Principally, findings demonstrate a strong interaction effect between service purchase decision involvement and tie strength. Also, results highlight the complexity of the perceived risk construct, suggesting that it is appropriately modeled as two types: outcome risk, and psychosocial risk.

Research limitations/implications

This research has contributed to the service marketing literature by testing a model that predicts WOM influence. Evidence confirmed that the effect of service purchase decision involvement on WOM influence is moderated by tie strength. Additionally, a conceptualization of two different types of risk associated with purchase decisions was suggested, together with empirical confirmation of their hypothesized antecedent effects on service purchase decision involvement. Findings have special implications for the literatures of persuasion, social and interpersonal influence, as well as consumer behavior in general.

Practical implications

To harness the power of WOM, managers should understand who their target audience is and how consumers are related to each other (tie strength) and to the service purchase decision (service purchase decision involvement). Recommendations are made with specific illustrations of how firms can leverage tie strength under conditions of low service purchase decision involvement to enhance WOM influence.

Originality/value

The formidable power of WOM wields substantial influence on consumers, particularly within a service (vs goods) purchase context, typically characterized by higher perceived risk and lower search qualities. The significant interaction between tie strength and service purchase decision involvement is a unique contribution to the service WOM literature.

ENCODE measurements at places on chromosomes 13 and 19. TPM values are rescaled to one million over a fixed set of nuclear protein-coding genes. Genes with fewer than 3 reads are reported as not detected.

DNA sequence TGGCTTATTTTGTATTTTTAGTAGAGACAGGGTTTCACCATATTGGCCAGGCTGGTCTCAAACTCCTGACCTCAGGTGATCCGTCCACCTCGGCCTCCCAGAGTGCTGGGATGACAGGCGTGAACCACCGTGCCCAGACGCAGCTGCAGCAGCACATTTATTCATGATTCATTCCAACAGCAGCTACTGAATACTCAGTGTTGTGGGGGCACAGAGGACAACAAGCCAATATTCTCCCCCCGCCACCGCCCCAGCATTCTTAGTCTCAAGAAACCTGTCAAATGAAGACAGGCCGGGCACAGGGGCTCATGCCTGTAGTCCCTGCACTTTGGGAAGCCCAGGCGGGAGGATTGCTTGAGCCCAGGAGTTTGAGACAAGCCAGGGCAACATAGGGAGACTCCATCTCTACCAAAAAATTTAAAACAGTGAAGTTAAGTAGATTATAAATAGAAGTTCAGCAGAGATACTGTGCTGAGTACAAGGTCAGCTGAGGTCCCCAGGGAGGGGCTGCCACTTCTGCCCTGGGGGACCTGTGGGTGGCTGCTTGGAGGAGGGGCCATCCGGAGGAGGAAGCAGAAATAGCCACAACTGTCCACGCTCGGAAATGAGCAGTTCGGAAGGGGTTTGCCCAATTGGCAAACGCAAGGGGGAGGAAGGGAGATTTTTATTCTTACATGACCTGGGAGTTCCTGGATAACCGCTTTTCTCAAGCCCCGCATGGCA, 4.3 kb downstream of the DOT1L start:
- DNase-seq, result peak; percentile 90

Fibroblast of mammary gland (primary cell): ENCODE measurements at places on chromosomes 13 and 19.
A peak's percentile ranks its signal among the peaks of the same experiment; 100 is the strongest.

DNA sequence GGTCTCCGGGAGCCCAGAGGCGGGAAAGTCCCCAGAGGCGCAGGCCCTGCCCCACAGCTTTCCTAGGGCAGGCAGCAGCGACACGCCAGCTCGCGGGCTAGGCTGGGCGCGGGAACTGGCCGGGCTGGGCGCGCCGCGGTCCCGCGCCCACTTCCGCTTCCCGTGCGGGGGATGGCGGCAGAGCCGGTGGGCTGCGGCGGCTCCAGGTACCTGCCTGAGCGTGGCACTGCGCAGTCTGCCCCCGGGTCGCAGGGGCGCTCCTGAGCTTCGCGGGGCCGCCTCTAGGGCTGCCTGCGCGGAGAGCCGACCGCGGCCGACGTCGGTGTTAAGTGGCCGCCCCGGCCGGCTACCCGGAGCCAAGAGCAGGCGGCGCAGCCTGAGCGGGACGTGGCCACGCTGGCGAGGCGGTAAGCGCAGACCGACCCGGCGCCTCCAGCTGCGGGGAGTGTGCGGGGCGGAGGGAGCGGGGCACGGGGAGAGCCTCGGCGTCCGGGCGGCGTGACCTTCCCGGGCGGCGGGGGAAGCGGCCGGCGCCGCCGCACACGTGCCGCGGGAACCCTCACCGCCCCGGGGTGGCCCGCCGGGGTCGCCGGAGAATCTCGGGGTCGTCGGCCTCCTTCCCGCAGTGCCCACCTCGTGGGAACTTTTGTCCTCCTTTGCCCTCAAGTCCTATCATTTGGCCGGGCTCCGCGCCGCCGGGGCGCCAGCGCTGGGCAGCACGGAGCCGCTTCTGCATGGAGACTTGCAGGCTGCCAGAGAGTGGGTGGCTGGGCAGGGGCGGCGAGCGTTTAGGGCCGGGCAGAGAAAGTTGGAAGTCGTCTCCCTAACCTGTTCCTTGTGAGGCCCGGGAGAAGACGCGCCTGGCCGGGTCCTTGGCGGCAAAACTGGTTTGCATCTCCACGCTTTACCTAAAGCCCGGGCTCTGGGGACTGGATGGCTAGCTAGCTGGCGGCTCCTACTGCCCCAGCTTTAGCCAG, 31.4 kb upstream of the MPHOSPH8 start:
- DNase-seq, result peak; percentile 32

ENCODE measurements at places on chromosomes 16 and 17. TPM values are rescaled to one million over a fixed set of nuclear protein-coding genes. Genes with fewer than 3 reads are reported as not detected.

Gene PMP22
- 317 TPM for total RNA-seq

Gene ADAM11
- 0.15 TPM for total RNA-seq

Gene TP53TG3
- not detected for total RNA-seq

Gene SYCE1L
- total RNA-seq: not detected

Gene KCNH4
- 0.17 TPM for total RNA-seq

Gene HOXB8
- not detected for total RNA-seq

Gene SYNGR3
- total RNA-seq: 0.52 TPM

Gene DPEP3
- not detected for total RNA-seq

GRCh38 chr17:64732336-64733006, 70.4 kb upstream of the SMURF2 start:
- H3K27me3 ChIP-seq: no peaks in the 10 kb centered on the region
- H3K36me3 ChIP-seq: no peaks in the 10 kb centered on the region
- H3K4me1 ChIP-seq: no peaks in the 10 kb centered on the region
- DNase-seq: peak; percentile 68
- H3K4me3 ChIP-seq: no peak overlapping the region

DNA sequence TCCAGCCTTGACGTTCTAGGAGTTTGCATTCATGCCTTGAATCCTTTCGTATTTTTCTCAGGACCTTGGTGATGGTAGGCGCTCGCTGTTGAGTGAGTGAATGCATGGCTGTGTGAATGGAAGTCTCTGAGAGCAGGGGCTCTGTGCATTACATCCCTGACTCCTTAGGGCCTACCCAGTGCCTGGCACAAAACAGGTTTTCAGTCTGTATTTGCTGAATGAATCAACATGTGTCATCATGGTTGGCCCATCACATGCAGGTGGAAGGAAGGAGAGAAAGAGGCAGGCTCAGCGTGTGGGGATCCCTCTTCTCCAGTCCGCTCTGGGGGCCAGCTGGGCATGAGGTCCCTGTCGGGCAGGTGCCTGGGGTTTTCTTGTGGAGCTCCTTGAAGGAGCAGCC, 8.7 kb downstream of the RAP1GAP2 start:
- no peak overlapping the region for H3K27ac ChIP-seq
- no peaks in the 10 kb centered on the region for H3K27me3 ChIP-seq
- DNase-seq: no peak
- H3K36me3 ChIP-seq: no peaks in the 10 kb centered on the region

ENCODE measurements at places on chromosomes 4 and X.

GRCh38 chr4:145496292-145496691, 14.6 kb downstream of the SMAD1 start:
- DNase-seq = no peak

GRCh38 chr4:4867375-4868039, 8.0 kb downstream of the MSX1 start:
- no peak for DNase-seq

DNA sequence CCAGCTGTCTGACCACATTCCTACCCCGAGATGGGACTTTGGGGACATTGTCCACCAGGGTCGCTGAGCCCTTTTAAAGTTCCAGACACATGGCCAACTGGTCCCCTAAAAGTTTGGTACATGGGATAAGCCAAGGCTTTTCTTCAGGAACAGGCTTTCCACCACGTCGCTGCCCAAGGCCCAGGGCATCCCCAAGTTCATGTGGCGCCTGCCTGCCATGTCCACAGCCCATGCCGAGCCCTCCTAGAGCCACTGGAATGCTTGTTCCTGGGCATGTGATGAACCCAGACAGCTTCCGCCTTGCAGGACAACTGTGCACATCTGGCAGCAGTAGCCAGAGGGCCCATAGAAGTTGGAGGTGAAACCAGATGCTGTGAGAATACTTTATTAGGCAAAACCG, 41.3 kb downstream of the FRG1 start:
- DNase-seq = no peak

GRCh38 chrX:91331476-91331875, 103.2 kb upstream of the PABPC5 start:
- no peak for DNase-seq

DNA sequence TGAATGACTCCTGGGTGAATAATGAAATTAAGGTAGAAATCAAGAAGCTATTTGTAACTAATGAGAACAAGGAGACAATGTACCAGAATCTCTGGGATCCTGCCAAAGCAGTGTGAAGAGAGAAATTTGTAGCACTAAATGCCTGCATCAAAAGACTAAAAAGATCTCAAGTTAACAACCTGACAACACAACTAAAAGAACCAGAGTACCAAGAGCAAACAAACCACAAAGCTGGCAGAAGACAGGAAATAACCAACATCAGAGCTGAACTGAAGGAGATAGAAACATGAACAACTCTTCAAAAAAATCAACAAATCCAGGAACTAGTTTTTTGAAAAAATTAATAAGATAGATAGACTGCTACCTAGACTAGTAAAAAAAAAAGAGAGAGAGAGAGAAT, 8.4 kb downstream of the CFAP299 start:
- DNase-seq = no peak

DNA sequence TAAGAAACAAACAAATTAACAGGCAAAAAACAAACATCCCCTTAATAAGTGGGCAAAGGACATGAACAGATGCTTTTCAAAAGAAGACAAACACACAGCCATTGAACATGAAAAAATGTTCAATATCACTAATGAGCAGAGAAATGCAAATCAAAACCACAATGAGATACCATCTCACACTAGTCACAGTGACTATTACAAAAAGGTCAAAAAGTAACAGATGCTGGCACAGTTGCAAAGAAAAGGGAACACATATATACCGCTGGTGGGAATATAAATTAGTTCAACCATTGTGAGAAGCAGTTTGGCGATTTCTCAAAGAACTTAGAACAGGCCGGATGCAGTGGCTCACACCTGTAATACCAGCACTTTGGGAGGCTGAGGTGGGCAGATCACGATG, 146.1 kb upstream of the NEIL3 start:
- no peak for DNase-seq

Details

Journal of Service Theory and Practice, vol. 25 no. 5
Type: Research Article
ISSN: 2055-6225

Keywords

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Article
Publication date: 13 September 2011

Yongchuan Bao, Shibin Sheng, Yeqing Bao and David Stewart

This study aims to examine the moderating effects of two important consumer characteristics (product familiarity and risk aversion) on the relationships between two…

Abstract

Purpose

This study aims to examine the moderating effects of two important consumer characteristics (product familiarity and risk aversion) on the relationships between two intransient cues (store image and product signatureness) and consumer quality perception of private label, as well as the interaction between the cues themselves.